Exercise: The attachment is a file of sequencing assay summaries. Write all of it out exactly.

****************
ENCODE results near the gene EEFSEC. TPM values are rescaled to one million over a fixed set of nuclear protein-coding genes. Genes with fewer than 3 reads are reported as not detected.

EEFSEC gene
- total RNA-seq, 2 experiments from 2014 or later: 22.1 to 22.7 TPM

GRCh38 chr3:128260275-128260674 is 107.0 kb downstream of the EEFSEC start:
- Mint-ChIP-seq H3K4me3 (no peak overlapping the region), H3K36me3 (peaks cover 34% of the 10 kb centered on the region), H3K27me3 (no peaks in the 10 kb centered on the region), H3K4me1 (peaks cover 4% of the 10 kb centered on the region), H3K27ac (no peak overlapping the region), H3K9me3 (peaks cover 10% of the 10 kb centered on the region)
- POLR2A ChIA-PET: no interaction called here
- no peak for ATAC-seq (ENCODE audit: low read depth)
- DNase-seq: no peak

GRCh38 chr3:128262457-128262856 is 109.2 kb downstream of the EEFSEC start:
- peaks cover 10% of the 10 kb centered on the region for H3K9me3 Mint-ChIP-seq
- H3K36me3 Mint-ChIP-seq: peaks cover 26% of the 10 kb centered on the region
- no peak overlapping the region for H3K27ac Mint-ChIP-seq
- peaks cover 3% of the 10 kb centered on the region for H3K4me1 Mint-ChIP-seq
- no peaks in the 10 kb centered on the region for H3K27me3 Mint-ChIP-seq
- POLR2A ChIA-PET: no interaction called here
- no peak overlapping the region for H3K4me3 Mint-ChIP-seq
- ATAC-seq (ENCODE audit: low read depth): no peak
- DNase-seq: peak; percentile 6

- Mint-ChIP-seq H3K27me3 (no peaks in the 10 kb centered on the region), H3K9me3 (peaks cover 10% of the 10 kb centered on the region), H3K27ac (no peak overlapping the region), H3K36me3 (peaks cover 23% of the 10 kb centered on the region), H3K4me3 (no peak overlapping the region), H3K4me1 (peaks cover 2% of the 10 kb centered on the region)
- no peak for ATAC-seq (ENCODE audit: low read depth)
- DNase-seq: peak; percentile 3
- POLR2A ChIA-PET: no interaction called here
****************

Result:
ENCODE results near the gene EEFSEC. TPM values are rescaled to one million over a fixed set of nuclear protein-coding genes. Genes with fewer than 3 reads are reported as not detected.

EEFSEC gene
- total RNA-seq, 2 experiments from 2014 or later: 22.1 to 22.7 TPM

GRCh38 chr3:128260275-128260674 is 107.0 kb downstream of the EEFSEC start:
- Mint-ChIP-seq H3K4me3 (no peak overlapping the region), H3K36me3 (peaks cover 34% of the 10 kb centered on the region), H3K27me3 (no peaks in the 10 kb centered on the region), H3K4me1 (peaks cover 4% of the 10 kb centered on the region), H3K27ac (no peak overlapping the region), H3K9me3 (peaks cover 10% of the 10 kb centered on the region)
- POLR2A ChIA-PET: no interaction called here
- no peak for ATAC-seq (ENCODE audit: low read depth)
- DNase-seq: no peak

GRCh38 chr3:128262457-128262856 is 109.2 kb downstream of the EEFSEC start:
- peaks cover 10% of the 10 kb centered on the region for H3K9me3 Mint-ChIP-seq
- H3K36me3 Mint-ChIP-seq: peaks cover 26% of the 10 kb centered on the region
- no peak overlapping the region for H3K27ac Mint-ChIP-seq
- peaks cover 3% of the 10 kb centered on the region for H3K4me1 Mint-ChIP-seq
- no peaks in the 10 kb centered on the region for H3K27me3 Mint-ChIP-seq
- POLR2A ChIA-PET: no interaction called here
- no peak overlapping the region for H3K4me3 Mint-ChIP-seq
- ATAC-seq (ENCODE audit: low read depth): no peak
- DNase-seq: peak; percentile 6

- Mint-ChIP-seq H3K27me3 (no peaks in the 10 kb centered on the region), H3K9me3 (peaks cover 10% of the 10 kb centered on the region), H3K27ac (no peak overlapping the region), H3K36me3 (peaks cover 23% of the 10 kb centered on the region), H3K4me3 (no peak overlapping the region), H3K4me1 (peaks cover 2% of the 10 kb centered on the region)
- no peak for ATAC-seq (ENCODE audit: low read depth)
- DNase-seq: peak; percentile 3
- POLR2A ChIA-PET: no interaction called here